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First of all, I converted a Plist(XML formatted) to JSON with some online tool, this isn't the problem. I managed to pick the important values from this rather big JSON file. With this important information I am rebuilding a new JSON file that is very lean and contains information I can use for a plug-in — that I will create later.

The plist conversion to JSON is ugly. At some point <true/> and <false/> are converted to JSON, leaving this in the JSON: "false":"", or "true":"",.

I am using jQuery

check JSfiddle for an example jsfiddle example

or here

// Simplified (not really a JSON file, but this will do it for explaining) 
var themeJSON = {
    "item": {
        "false": "",

// I need to know if its enabled: "true" or disabled: "false"

// function for checking if this is the default option
function checkDefault() {
    // true is a keyword!
    if (themeJSON.item.true) {
        return "1";
    // so is false!
    } else(themeJSON.item.false) {
        return "0";

Maybe I use some other function such as find() ?

updated for answer: thanks to the comments, this is what I have now:

function checkDefault() {
    if (item.hasOwnProperty("true")) {
        return "1";
    } else if(item.hasOwnProperty("false")) {
        return "0";
share|improve this question
up vote 1 down vote accepted

When an object property has a name which is a reserved keyword, the array index notation can be used to reference it.

A way of checking whether item has a property named false:

> themeJSON.item.hasOwnProperty("false");

This not ideal because a single object could have both a false property and a true property.

share|improve this answer
this works for me! – jeroen Apr 15 '11 at 21:07

Try using the property name as a string:

if (themeJSON.item['true']) {
  return '1';
else if (themeJSON.item['false']) {
    return "0";

edit — a comment correctly points out that though accessing the properties by string value will indeed work, your code is otherwise flawed. If the properties are really being given empty string values, then what you really need is a way to test whether the property is there at all, and not (as this code does) just check the value of the property:

if (typeof themeJSON.item['true'] !== 'undefined') { ... }

or, alternatively:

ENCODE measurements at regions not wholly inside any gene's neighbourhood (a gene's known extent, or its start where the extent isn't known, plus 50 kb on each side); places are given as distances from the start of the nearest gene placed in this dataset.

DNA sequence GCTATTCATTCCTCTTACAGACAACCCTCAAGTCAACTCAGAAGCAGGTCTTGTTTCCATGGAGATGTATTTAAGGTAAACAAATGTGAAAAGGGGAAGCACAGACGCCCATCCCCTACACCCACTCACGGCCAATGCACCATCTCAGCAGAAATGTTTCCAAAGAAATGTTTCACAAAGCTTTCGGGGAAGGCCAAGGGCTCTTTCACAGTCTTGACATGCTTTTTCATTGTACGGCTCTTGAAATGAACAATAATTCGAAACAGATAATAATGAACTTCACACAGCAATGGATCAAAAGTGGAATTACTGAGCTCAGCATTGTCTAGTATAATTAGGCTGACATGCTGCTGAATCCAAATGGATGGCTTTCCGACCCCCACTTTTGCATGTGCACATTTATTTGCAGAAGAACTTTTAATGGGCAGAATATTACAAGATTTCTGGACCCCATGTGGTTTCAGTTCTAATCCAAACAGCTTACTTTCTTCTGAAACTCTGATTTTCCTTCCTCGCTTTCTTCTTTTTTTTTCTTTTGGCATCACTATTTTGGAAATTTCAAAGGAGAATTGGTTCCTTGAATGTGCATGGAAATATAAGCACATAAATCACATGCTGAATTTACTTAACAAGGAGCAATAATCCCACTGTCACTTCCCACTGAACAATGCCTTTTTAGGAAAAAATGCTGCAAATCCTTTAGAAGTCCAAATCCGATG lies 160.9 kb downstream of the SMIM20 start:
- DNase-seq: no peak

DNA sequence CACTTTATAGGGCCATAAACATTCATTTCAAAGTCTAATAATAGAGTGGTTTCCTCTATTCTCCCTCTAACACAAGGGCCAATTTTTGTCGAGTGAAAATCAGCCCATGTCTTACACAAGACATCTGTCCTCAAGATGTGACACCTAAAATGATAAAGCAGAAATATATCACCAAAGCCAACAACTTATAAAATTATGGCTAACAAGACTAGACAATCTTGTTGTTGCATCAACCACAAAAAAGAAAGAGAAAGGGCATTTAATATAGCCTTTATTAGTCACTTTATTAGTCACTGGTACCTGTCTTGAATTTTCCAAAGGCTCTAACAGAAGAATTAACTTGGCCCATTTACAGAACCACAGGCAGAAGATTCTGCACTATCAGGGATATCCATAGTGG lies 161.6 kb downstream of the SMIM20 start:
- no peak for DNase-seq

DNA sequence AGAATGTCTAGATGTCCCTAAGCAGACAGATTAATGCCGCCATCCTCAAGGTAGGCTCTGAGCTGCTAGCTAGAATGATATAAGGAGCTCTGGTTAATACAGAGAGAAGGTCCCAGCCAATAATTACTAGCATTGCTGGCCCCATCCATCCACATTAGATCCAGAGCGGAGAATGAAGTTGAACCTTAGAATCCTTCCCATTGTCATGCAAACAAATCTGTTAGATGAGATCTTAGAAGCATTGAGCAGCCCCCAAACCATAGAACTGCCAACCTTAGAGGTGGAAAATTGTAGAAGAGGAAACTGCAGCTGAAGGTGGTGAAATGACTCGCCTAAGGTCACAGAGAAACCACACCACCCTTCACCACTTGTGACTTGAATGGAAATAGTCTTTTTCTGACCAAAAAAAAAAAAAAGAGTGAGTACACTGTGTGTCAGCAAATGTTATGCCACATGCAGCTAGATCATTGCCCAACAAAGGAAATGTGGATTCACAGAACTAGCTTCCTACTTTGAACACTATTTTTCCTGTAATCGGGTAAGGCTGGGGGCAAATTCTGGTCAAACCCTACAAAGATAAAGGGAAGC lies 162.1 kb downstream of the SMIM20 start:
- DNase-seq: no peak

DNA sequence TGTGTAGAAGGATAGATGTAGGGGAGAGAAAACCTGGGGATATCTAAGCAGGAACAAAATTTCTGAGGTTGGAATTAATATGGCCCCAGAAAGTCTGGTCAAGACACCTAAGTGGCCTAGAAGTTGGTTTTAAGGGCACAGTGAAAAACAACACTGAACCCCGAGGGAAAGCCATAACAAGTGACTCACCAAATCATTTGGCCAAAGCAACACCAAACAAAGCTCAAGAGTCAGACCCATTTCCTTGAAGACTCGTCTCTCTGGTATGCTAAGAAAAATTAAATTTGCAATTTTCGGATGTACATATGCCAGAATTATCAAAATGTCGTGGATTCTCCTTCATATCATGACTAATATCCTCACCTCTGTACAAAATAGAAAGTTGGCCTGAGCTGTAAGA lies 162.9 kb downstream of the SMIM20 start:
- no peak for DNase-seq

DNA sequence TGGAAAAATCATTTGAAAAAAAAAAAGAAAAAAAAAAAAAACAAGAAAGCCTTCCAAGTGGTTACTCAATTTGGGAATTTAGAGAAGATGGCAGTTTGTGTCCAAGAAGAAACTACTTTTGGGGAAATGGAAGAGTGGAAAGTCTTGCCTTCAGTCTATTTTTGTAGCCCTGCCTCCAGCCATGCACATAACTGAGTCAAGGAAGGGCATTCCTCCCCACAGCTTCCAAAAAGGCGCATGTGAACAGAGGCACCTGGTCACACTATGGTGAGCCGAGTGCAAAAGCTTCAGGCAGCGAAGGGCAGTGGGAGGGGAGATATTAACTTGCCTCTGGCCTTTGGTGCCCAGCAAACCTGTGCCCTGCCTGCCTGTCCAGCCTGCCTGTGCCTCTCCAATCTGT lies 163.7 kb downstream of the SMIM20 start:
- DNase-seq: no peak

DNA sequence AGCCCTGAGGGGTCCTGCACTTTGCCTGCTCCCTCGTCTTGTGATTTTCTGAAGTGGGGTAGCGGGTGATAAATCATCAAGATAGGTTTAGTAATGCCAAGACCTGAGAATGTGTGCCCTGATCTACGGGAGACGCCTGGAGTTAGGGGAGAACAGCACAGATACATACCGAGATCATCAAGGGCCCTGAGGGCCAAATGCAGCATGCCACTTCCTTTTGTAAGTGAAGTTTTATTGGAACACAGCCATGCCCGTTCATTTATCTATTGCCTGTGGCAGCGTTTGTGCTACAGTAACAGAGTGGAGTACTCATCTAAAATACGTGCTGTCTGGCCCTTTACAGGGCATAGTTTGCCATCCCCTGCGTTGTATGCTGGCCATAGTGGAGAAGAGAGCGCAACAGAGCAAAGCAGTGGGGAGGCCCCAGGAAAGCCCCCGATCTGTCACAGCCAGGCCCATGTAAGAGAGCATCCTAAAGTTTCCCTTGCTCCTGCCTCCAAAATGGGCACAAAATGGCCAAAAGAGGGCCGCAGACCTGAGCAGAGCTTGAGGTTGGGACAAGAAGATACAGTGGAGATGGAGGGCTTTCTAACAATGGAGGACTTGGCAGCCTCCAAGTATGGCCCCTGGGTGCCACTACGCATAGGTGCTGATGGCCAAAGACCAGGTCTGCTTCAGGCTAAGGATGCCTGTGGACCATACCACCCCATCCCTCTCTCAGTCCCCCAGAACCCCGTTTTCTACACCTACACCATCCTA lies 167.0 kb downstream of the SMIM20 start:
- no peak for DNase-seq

if ('true' in themeJSON.item) { ... }

An explicit check for equality against the empty string would do too:

if (themeJSON.item['true'] === '') { ... }
share|improve this answer
Will not work for empty string in data for this key. – Olegas Apr 14 '11 at 17:06
@Olegas well no, it won't, but that's not really what the OP was asking about. However I'll update the answer to reflect your valid point. – Pointy Apr 14 '11 at 17:31
@Olegas fixed now :-) – Pointy Apr 14 '11 at 17:35
I don't know if its me but this will not work for me. – jeroen Apr 15 '11 at 21:05
@user465395 well, the two tricks I posted definitely do work, though your solution is fine too (the ".hasOwnProperty()" function). – Pointy Apr 15 '11 at 21:14

In JS, foo.bar is the equivalent of foo['bar']. Therefose:

if (themeJSON.item['true'] === "")

Note the need for === as false == "" but false !== "".

Also, I must nitpick. themeJSON is no longer JSON since it's not a string - it's just another JavaScript object. You shouldn't confuse those two.

share|improve this answer
I understand that themeJSON is not JSON, the fact is I am dealing with 900+ lines of JSON(tidied). For this purpose I am using themeJSON, to simplify the example. – jeroen Apr 14 '11 at 18:45

Try this code

function checkDefault() {
    // true is a keyword!
    if ("true" in themeJSON.item) {
        return "1";
    // so is false!
    } else if ("false" in themeJSON.item) {
        return "0";
share|improve this answer
This won't work, thanks for your comment! – jeroen Apr 14 '11 at 18:49
it should be 'else if', I did this wrong but I corrected it! – jeroen Apr 14 '11 at 18:53
I've made my own jsFiddle sample with my code and it works just fine! jsfiddle.net/p2Lqn/2 – Olegas Apr 14 '11 at 19:59

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